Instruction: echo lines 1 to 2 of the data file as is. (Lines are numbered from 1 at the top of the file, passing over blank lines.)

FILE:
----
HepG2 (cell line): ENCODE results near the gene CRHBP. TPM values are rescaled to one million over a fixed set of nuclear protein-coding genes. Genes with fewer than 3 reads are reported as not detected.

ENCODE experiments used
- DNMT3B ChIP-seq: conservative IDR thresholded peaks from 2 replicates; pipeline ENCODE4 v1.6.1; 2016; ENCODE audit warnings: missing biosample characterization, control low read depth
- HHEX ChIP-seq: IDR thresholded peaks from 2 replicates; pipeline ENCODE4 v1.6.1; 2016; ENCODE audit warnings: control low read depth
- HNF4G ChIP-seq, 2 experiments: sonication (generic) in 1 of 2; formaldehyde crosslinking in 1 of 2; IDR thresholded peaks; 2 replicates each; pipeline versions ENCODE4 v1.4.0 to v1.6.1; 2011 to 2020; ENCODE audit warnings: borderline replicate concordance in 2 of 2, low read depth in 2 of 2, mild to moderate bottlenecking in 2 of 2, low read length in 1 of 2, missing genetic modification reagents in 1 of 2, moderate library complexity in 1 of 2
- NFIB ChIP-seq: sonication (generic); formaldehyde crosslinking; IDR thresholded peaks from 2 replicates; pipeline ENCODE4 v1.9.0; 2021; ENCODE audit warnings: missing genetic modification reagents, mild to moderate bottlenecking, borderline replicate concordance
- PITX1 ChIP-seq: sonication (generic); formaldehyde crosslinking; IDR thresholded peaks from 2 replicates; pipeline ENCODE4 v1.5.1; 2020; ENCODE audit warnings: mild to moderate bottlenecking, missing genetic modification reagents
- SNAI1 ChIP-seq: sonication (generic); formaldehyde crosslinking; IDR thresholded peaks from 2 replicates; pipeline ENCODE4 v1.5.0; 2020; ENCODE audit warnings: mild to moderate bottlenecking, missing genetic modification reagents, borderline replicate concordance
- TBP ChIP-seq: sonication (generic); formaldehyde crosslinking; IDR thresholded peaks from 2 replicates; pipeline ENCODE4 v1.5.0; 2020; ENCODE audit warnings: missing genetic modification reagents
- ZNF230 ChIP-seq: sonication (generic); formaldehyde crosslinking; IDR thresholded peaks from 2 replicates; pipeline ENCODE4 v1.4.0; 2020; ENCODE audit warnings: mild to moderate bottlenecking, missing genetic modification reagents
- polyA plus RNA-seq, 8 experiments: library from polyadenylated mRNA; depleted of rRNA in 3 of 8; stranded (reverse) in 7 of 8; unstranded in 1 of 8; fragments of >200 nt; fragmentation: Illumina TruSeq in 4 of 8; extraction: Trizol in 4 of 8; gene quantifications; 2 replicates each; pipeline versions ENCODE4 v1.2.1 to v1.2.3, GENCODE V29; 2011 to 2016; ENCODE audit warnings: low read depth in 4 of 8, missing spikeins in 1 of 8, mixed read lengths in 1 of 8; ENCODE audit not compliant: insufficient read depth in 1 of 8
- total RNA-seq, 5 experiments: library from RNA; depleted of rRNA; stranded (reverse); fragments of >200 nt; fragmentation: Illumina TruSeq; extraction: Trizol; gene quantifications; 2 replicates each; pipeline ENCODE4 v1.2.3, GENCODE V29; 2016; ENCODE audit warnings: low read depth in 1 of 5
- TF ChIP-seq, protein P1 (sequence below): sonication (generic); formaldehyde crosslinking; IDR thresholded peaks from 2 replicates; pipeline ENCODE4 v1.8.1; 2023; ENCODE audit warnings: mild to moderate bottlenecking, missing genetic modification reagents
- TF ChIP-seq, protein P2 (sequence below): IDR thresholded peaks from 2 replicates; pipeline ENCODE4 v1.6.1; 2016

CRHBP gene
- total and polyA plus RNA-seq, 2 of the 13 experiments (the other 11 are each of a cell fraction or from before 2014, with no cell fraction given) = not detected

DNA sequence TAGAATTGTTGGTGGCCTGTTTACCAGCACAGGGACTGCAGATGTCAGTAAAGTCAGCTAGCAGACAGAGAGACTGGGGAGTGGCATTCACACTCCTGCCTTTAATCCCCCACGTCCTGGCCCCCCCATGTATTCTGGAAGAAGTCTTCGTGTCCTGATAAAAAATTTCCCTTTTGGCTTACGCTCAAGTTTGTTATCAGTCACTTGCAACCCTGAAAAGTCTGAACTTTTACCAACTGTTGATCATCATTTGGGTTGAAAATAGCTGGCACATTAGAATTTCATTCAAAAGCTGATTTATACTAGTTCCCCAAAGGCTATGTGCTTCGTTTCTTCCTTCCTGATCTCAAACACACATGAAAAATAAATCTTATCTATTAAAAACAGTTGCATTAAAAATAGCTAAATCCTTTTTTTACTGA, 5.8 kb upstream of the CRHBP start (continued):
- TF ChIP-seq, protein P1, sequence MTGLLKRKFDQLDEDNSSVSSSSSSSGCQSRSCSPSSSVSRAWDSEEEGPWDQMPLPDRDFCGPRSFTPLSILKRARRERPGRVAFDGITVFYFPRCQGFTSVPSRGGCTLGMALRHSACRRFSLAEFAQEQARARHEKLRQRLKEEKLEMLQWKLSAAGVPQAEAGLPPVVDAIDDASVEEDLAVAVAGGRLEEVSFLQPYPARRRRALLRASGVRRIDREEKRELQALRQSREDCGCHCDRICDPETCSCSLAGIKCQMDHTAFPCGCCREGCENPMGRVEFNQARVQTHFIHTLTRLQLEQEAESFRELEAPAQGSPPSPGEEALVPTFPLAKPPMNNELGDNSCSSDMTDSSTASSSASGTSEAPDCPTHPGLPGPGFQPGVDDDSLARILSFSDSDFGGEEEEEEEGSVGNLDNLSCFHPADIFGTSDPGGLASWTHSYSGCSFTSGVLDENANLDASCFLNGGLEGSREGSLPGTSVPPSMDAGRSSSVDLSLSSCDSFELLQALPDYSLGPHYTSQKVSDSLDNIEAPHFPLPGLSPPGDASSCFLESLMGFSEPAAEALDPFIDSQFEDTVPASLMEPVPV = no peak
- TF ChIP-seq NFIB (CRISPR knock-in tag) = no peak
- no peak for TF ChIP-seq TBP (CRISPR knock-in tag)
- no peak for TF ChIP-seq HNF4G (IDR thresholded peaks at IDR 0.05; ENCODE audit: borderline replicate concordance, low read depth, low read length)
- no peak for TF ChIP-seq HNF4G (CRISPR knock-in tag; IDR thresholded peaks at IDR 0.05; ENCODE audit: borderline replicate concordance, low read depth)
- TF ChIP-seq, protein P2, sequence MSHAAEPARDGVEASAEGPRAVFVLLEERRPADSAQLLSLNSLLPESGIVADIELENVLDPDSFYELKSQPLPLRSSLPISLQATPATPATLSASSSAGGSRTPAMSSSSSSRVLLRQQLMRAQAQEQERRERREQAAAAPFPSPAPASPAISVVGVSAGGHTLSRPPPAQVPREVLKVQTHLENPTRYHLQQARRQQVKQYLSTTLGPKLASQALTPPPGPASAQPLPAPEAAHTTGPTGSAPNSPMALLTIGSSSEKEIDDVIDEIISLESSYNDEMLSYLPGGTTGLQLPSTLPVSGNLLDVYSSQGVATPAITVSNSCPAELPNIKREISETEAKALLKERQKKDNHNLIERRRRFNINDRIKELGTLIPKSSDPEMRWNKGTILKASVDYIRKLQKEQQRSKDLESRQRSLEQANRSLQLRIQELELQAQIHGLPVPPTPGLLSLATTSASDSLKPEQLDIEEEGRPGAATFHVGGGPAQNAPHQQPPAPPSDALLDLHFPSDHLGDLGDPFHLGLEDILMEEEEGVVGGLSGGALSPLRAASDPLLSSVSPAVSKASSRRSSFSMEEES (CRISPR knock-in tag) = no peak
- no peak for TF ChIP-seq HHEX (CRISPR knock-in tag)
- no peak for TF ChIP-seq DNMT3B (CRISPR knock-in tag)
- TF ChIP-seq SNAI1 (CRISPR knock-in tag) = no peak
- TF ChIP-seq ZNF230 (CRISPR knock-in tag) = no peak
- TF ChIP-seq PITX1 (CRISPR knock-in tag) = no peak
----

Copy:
HepG2 (cell line): ENCODE results near the gene CRHBP. TPM values are rescaled to one million over a fixed set of nuclear protein-coding genes. Genes with fewer than 3 reads are reported as not detected.

ENCODE experiments used